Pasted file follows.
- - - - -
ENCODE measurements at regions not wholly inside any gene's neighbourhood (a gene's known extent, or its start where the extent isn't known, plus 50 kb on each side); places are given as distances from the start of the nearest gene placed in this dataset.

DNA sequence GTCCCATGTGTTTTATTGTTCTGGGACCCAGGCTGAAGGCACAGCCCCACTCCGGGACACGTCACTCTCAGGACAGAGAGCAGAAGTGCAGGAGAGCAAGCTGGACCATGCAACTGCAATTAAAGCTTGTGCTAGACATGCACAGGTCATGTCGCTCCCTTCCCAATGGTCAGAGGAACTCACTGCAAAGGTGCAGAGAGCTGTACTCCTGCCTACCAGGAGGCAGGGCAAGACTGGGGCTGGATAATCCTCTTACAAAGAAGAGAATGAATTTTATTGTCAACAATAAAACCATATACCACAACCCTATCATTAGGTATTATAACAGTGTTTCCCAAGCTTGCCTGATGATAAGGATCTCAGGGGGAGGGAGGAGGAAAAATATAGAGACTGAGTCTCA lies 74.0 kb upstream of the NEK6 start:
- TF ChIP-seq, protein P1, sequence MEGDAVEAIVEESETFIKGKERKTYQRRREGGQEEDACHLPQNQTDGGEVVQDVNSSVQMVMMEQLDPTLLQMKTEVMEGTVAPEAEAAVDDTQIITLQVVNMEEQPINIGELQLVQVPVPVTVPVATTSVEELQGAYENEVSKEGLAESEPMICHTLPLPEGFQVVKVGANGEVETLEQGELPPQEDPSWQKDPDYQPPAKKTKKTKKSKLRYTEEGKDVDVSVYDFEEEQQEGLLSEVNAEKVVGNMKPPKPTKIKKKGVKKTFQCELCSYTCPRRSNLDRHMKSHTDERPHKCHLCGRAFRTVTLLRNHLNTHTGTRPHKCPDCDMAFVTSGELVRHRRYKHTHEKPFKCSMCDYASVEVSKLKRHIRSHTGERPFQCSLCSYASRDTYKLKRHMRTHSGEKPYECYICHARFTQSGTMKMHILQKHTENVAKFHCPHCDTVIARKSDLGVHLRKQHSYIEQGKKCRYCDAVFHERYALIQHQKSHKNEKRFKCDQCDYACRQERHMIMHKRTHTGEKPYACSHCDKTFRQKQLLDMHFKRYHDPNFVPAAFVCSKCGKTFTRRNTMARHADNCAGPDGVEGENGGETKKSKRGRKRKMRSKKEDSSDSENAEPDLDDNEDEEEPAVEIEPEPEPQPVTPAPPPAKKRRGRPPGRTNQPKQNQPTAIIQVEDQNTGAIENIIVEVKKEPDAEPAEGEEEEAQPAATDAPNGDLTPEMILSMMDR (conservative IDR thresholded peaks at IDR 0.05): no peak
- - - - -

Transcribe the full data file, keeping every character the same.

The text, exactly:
ENCODE measurements at regions not wholly inside any gene's neighbourhood (a gene's known extent, or its start where the extent isn't known, plus 50 kb on each side); places are given as distances from the start of the nearest gene placed in this dataset.

DNA sequence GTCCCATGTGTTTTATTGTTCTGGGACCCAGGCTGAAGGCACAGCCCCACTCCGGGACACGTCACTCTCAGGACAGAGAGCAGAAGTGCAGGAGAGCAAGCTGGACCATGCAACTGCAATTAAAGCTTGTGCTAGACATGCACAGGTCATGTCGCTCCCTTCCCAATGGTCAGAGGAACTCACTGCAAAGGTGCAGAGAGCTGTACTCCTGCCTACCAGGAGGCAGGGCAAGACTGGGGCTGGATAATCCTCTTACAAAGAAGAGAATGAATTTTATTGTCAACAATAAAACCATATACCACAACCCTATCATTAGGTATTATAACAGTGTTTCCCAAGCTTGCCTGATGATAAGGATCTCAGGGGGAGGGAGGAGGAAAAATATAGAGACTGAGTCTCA lies 74.0 kb upstream of the NEK6 start:
- TF ChIP-seq, protein P1, sequence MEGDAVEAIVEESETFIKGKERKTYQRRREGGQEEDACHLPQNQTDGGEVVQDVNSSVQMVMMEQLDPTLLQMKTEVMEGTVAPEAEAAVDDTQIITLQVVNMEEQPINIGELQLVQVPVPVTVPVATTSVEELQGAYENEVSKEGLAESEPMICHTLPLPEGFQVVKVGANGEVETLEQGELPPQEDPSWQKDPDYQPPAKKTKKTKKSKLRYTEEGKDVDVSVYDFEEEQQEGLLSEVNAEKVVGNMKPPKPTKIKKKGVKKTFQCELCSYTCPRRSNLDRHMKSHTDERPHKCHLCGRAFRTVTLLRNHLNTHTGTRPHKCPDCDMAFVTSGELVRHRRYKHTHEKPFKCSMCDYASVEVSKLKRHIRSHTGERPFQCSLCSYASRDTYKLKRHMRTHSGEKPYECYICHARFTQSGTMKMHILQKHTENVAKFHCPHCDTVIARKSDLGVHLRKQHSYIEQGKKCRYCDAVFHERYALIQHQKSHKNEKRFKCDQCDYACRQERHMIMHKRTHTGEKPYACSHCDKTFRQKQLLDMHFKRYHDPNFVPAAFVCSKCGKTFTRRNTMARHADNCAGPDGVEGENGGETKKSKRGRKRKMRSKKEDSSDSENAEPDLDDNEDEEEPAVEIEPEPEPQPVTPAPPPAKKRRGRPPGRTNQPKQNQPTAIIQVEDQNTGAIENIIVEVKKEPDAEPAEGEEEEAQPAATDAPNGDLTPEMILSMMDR (conservative IDR thresholded peaks at IDR 0.05): no peak